The community where building the family hut is a wife's job

Gabbra women unite to repair a hut 'moved'[ by a strong wind at Shankera manyatta in North Horr, Marsabit County on September 2, 2022.

Photo credit: Moraa Obiria | Nation Media Group

What you need to know:

  •  Bone Boya Racha, a resident of North Horr,  says it is the sole responsibility of the wife to build the family hut, in her Gabbra community.
  • Most of the women work with babies on their backs.
  • The women always come together to support one of their own in the building process.

In between Hurri and Shankera hills in North Horr, Marsabit County, sits a file of dome huts.

But the strong winds have broken the chain. They “moved” one of the huts belonging to Bone Boya Racha.

But the burden of repairing it does not solely fall on her. It’s a shared responsibility at least according to her Gabbra community.

On this mid-morning Thursday, we find her with a group of women braving the hot and windy weather, to do the work.

Most of the women have back carried their infants. Armed with a hand-made pickaxe, two digging bars and a wedge, they repair the hut one step at a time.

Bone Boya Racha, owner of the hut under repair, joined by other  women to fix it in this Shankera manyatta in North Horr, Marsabit County on September 2, 2022.

Photo credit: Moraa Obiria | Nation Media Group

On the ground are littered narrow pliable poles, sisal ropes and old kangas. Theirs is a manifestation of unity of purpose.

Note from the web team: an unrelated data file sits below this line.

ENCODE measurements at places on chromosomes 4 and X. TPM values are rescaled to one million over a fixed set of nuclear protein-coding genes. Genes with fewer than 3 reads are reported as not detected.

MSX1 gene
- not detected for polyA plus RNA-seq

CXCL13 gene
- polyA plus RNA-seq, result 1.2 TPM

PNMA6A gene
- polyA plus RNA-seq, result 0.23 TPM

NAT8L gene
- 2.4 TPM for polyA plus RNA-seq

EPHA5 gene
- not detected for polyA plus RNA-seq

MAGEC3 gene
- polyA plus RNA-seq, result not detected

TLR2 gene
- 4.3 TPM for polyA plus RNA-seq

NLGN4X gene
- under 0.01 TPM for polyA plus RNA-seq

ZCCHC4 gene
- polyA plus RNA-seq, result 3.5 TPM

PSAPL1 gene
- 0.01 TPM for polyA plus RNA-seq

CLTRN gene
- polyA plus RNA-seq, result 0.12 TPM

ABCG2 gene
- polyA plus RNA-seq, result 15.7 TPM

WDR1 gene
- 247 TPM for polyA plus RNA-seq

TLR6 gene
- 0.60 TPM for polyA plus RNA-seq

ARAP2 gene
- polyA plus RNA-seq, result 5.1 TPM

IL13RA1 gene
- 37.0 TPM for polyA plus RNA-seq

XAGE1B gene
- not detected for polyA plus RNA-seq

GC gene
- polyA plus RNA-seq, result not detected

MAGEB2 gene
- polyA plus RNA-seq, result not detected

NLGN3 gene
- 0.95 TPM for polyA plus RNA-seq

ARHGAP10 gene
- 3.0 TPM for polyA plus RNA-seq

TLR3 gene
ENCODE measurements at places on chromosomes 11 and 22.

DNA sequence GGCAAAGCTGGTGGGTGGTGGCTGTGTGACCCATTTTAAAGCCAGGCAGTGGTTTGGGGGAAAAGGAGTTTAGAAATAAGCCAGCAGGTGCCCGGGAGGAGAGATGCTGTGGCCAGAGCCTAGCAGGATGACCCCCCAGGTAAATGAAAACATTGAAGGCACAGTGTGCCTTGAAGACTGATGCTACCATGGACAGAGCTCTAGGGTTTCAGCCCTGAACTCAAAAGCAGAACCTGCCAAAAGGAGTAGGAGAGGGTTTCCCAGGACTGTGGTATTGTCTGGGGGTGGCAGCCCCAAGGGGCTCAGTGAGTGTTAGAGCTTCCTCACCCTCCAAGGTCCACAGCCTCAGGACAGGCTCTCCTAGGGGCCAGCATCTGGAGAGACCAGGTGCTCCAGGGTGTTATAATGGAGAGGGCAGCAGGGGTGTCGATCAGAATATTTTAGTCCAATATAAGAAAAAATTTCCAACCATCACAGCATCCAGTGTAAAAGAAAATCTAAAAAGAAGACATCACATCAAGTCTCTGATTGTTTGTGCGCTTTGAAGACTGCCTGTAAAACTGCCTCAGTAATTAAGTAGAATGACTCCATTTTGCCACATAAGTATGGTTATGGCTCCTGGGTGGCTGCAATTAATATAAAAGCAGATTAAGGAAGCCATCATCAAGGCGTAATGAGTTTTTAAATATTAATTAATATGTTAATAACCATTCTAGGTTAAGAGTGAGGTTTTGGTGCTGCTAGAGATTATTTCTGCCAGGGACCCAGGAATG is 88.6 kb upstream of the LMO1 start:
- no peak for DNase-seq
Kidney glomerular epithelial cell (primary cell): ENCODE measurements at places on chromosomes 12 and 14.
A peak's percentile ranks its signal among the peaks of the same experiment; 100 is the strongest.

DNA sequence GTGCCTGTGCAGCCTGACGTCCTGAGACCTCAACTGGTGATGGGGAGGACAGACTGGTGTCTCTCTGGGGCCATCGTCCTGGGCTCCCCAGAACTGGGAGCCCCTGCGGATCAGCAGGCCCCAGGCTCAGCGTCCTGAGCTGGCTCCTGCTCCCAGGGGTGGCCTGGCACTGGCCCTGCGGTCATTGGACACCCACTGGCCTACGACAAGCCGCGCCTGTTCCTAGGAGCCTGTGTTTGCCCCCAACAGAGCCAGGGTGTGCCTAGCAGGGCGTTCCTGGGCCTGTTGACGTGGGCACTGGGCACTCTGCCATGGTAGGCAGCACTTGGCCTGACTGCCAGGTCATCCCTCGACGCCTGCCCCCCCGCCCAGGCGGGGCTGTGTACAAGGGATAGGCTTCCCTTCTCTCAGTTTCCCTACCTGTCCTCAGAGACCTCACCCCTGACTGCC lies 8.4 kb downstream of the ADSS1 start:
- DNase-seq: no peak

The poles would be intertwined and fastened with ropes to make the wall and roof. The roof would then be covered with the sisal and the half of the wall would be enclosed in kangas.

Kabale Golo Barile, one of the women hits the ground with a digging bar, but the soil is too solid to make a hole. She hits again, nothing. She then gets a stone and tamps the blunt end of the digging bar. Still, she makes little progress.

She stands and fetches a wedge and water in a 500ml container behind her. She pours water into the spotted ground to soften the soil and hits the digging bar with the wedge. She hits and pauses. After a couple of hits, she makes a hole to which she fits the pole.

“When we do it together, the work becomes lighter and we enjoy it,” says Ms Kabale.

Ms Bone, the hut owner says, in her community, it is the sole responsibility of the wife to build a hut.

“We do it (build the hut) communally,” she says as she picks up her son who is crying for her attention.

She says they started the work at 6am and they would be done by 6pm.

By the time we are leaving in the afternoon, they have fixed the roof and wall, and they are tightening the poles with the ropes.



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